- theodur- XR- time release PO
- forms: can be given PO, or rectally as maintenance
- give IV for severe respiratory failure
- dose: adult loading dose is 5mg/Kg IV or PO
- warnings: Drug levels must be monitored every day and 30 minutes after giving IV loading dose.
- Therapeutic dose: 10-15 mcg/ml
side effects of xanthines are:
- drug toxicity: nausea, vomiting, seizures, flushing, tachycardia, dysrythmias
- due to sympathetic stimulation: insomnia and irritability, uriniary frequency and dehydration, tachycardia and hypertension, rare: aminophylline : induced psychosis
nursing implications for xanthines are:
- monitor drug levels and assess for toxic side affects
- listen to lung sounds - still wheezing?
- monitor oxygen saturation, heart rate and blood pressure constantly if giving IV, patient needs to be on heart monitor
- hydration for bladder spasms and possible dehydration
- accurate intake and output
bronchodilaters- anticholinergics include:
- atrovent (Ipratopium) also in combivent
- spiriva (tiotropium) 24 hour inhaler
pharmakinetics of anticholinergics
- these drugd are anti-cholinergics which work by blocking the parasympathetic nervous system, thereby blocking brinchospasms. Atrovent is also used nasally to dry up excess mucous. ex allergic rhinitus.
- These drugs are typically used for COPD patients. By blocking the parasympathetic nervous system, they act on the unconcious act of bronchospasm. specially useful in combination with beta aderenergics because of their synergistic properties.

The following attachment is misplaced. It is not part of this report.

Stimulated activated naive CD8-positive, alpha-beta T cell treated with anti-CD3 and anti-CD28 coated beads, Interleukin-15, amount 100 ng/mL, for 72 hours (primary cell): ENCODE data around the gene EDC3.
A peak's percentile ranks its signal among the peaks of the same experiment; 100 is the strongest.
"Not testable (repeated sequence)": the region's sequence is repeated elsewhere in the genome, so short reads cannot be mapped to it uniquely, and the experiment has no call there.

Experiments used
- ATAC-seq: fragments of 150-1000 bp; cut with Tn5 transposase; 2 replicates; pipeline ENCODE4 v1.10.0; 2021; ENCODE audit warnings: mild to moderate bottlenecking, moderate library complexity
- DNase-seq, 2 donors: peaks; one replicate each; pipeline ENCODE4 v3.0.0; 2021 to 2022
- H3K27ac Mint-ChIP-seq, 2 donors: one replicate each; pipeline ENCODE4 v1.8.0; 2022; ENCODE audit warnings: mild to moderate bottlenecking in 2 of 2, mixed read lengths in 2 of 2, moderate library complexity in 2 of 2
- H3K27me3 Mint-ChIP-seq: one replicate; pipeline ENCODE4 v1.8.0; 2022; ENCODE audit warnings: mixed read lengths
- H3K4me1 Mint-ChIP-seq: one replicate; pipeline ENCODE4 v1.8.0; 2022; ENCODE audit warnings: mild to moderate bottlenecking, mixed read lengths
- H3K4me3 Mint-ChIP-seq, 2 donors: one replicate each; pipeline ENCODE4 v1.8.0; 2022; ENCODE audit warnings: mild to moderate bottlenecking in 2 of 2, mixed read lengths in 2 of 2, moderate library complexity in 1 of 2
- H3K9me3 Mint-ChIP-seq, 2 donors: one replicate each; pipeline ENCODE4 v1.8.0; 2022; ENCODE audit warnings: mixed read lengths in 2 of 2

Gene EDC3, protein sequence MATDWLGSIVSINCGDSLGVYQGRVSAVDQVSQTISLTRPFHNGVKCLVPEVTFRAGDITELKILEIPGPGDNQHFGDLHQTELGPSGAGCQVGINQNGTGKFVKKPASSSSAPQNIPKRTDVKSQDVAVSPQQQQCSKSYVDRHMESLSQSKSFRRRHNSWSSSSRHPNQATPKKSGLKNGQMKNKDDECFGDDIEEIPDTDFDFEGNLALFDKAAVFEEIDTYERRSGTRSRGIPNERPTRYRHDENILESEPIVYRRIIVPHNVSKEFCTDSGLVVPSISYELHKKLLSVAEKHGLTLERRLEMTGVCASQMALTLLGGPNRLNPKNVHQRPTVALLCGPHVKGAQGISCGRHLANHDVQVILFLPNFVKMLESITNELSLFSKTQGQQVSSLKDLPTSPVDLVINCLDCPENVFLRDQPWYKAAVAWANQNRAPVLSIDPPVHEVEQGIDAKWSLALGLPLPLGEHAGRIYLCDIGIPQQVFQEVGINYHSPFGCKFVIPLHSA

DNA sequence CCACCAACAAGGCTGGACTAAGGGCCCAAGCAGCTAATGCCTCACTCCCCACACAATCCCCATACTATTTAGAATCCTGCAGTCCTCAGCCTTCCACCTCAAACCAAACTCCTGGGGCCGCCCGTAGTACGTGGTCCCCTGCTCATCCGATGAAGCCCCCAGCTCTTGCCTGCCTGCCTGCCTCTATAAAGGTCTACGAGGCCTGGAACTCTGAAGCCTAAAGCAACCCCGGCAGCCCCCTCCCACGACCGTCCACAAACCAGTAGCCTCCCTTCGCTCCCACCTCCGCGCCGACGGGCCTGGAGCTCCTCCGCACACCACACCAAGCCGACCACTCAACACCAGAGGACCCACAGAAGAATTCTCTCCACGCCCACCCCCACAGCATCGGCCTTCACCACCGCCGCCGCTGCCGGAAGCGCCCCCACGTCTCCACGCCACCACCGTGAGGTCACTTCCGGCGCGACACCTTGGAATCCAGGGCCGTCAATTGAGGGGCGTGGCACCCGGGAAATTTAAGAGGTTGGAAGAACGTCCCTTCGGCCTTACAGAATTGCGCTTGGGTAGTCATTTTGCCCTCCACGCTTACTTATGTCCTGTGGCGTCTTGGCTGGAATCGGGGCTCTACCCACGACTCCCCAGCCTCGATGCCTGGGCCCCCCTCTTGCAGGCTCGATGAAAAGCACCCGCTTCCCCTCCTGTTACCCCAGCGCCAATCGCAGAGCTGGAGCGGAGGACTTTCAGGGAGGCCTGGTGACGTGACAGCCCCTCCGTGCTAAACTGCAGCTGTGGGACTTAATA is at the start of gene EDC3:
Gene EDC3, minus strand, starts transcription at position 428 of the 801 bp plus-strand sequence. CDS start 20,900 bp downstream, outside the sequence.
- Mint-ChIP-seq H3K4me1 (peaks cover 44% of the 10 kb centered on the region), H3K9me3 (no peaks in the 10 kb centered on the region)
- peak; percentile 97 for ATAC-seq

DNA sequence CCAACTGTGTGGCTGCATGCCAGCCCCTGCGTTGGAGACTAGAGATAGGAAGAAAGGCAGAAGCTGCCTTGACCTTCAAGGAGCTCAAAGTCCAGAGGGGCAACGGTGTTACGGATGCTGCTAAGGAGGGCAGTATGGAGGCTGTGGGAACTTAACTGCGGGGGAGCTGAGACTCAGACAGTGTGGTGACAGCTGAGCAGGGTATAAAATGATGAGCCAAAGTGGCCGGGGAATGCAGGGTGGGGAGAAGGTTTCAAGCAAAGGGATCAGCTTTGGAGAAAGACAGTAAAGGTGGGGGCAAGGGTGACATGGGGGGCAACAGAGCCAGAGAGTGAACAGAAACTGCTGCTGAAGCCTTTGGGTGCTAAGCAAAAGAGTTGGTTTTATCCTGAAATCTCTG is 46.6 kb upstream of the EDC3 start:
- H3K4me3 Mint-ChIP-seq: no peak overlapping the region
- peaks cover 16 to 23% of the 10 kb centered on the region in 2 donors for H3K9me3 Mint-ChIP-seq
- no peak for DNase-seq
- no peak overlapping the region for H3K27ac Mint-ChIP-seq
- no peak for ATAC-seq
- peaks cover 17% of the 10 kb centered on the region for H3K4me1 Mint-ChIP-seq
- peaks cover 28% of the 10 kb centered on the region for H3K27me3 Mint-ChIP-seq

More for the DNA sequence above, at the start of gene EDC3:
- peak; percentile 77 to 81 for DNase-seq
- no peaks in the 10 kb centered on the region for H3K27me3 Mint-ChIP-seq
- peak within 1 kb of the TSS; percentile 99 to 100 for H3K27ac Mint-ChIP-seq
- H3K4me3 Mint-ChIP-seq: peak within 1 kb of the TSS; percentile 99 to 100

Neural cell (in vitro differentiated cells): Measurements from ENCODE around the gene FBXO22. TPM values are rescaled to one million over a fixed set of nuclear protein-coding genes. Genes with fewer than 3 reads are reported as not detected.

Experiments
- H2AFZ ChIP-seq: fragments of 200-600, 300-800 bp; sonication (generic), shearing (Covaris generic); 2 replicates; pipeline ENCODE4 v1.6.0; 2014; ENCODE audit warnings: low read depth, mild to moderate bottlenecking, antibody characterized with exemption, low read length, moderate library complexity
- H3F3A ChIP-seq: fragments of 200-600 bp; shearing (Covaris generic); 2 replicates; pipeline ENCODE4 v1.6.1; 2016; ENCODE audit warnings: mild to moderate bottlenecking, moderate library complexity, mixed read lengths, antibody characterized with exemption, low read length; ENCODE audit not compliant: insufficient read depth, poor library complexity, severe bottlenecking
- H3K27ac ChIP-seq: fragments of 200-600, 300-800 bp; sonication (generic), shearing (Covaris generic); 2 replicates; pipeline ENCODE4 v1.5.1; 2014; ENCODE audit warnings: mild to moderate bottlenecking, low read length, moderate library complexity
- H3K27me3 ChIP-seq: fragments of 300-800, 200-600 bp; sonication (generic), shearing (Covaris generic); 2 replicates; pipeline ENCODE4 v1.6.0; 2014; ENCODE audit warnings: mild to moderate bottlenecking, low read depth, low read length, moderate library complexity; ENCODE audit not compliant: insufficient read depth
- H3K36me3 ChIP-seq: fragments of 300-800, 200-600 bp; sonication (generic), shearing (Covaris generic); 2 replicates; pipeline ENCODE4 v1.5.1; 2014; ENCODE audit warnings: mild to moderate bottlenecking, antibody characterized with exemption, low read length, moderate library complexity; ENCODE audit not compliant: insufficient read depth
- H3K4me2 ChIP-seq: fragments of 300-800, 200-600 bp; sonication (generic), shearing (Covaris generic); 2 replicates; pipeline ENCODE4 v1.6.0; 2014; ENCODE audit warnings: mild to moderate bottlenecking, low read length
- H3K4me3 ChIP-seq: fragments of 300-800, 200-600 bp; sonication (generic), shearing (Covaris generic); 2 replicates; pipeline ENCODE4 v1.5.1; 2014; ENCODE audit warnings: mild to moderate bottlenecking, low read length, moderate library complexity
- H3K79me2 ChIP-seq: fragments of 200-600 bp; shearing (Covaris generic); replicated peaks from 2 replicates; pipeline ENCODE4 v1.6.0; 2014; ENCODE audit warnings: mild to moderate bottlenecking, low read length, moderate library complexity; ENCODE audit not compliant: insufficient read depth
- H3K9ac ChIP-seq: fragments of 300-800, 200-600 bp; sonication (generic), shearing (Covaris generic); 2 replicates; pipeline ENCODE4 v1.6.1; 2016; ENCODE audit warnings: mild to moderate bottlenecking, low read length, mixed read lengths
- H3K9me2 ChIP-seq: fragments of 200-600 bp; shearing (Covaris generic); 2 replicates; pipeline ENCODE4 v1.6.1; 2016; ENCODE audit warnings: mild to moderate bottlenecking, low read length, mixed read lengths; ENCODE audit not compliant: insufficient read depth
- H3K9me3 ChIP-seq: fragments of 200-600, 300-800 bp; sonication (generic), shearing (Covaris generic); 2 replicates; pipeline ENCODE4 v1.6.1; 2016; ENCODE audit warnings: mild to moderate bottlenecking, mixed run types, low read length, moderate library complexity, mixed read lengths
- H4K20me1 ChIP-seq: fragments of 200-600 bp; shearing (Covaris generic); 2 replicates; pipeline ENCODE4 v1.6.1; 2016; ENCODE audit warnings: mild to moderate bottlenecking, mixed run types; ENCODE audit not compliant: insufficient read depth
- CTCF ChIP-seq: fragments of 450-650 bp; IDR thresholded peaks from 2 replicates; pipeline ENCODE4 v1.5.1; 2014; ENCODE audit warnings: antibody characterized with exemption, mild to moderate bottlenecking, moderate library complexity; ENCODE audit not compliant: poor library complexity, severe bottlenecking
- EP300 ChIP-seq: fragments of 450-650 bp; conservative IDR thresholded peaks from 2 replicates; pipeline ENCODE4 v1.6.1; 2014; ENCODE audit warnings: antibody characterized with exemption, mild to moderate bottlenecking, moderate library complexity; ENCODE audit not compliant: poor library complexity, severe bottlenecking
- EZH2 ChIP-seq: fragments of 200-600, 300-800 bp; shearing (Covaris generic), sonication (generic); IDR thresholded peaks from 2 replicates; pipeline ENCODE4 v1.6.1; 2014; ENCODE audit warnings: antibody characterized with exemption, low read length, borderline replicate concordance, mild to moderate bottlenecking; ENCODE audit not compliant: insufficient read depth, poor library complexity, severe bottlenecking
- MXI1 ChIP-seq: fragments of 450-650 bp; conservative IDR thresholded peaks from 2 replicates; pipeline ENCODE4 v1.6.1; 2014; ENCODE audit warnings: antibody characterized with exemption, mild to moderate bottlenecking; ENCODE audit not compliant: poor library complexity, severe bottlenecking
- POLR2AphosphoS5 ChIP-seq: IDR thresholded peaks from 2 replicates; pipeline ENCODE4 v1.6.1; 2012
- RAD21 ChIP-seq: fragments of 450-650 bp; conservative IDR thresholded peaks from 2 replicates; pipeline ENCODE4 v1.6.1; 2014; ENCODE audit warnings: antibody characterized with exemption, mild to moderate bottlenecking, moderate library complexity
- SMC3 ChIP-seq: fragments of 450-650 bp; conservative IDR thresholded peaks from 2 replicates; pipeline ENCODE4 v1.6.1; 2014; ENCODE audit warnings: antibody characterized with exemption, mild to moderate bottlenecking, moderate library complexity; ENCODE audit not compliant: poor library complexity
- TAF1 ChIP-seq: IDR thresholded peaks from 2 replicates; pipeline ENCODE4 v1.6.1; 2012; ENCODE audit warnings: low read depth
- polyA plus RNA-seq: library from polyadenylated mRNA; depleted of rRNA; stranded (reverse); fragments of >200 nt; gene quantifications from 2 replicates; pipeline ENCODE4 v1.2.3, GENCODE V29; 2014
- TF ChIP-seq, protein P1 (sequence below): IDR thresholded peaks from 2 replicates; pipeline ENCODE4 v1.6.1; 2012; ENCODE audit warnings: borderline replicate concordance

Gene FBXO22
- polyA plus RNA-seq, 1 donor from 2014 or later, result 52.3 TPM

- Good for those who wheeze at the site of a nurse or doctor.
allergies are cause by
the stimulation of the goblet and mast cells due to routine or seasonal allergens, recognized by the bodys B-cells. Allergies can range from a runny nose, a cough, to an anaphylactic experience.
the pathophysiology of allergies is
the same as asthma. overstimulation of mucoid production, inflammation, and chronic congestion
H1 receptor agonists are
first line antihistamines
the oldest antihistamine is ____ which is also a _____ so it ______.
benadryl, also a anti-chollinergic so it has a drying effect and sedative effect.
H2 antagonists, like zantac, are ___ drugs but also work as ___.
GI drugs, mild antihistimines
second generation antihistamines have
second generation antihistamines include:
- oral medications:
- nasal sprays: usually one in each nostril every 5-6 hours
- topical singulair for the nose:
side effects of second generation antihistamines include:
nose bleed and headache
glucocorticoids are used